The City of Vancouver is now home to an Arts and Culture Policy Council which will advise City Council on civic programs relating to arts and culture. The creation of the council was announced back in February, but last week members of the council were finally announced.
The 15-member council was chosen from 199 applicants, and is comprised of representatives from performing arts, visual arts, literary arts, and from emerging talent as well as established artists.
The council was established with feedback from the community, including 150 community members at two public workshops and 544 surveys that were created using the feedback from public workshops.
The committee will meet six times a year, and it has nine priorities (listed in order of importance):
- Need for sustainable multi-year arts funding
- Lack of affordable, small-scale, safe and legal spaces for creation and presentation
- Address City regulations that discourage multi-use creative spaces
- High cost of living
- Need to nurture and retain local talent
- Lack of public awareness of arts and culture
- Further develop Vancouver’s vision for arts and culture to reflect our unique identity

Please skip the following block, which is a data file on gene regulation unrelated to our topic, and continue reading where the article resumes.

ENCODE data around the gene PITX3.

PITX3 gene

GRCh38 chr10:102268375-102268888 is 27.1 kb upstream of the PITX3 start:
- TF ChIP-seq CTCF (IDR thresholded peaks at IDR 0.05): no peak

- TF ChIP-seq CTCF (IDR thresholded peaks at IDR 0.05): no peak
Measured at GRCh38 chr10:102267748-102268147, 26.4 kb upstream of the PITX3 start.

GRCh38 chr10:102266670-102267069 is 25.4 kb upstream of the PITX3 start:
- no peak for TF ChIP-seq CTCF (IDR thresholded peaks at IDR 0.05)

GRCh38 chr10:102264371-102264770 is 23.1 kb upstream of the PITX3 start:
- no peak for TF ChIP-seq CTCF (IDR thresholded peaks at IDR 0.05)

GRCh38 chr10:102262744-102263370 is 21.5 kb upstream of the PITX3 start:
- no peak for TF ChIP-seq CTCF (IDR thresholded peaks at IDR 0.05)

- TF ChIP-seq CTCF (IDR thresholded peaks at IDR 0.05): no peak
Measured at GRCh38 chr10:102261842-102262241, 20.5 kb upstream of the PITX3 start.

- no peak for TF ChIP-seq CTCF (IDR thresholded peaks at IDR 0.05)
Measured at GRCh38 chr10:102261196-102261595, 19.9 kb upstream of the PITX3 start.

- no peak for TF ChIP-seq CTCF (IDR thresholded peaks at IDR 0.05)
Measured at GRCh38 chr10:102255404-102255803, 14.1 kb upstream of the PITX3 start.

- Lack of mentorship, support and integration in arts and education
- Need for better collaboration between cultural sectors and artistic disciplines
Also identified as priorities by workshop and survey participants was the need to deal with Vancouver’s restrictive liquor laws and lack of mid-sized venues.
Heather Deal, a city councillor and supporter of the arts told the Georgia Straight that establishing an arts and culture council was a natural progression for the City.
“We have people giving us advice on everything from seniors to accessibility to food policy to heritage, and although we have the public art committee . . . and we have a civic theatres board, we didn’t have that larger, broader voice of the artistic communities here at city hall . . . This council is going to be tremendously exciting and important to us as decision-makers and policy-setters in a time when there are increasing challenges and opportunities for arts in our city.”
The committee members’ term will end December 7, 2014.
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Photo by Ian Alexander Martin